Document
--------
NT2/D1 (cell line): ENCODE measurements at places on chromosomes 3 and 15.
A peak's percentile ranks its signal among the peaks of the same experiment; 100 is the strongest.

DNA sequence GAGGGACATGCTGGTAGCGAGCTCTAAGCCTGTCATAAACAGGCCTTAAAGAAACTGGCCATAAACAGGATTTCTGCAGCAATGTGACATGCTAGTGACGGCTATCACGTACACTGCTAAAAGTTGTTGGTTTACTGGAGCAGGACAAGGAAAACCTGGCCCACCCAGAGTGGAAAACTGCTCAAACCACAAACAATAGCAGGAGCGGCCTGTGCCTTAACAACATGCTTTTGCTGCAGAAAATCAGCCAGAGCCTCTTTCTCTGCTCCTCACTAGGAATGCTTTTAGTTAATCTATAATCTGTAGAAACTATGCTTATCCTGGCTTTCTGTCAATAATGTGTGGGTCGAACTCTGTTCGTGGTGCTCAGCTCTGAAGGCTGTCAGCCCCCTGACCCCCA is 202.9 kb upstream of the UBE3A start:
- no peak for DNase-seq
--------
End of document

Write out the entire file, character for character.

NT2/D1 (cell line): ENCODE measurements at places on chromosomes 3 and 15.
A peak's percentile ranks its signal among the peaks of the same experiment; 100 is the strongest.

DNA sequence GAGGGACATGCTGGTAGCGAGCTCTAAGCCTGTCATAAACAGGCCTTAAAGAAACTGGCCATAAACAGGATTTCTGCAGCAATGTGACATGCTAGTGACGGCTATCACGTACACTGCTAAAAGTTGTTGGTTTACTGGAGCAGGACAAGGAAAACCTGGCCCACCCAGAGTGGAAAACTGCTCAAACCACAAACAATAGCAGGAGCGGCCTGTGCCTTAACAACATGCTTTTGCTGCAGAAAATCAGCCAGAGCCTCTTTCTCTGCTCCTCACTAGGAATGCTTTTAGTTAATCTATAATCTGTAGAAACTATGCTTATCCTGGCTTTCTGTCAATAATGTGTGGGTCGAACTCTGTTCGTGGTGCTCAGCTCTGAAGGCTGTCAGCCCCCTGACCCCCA is 202.9 kb upstream of the UBE3A start:
- no peak for DNase-seq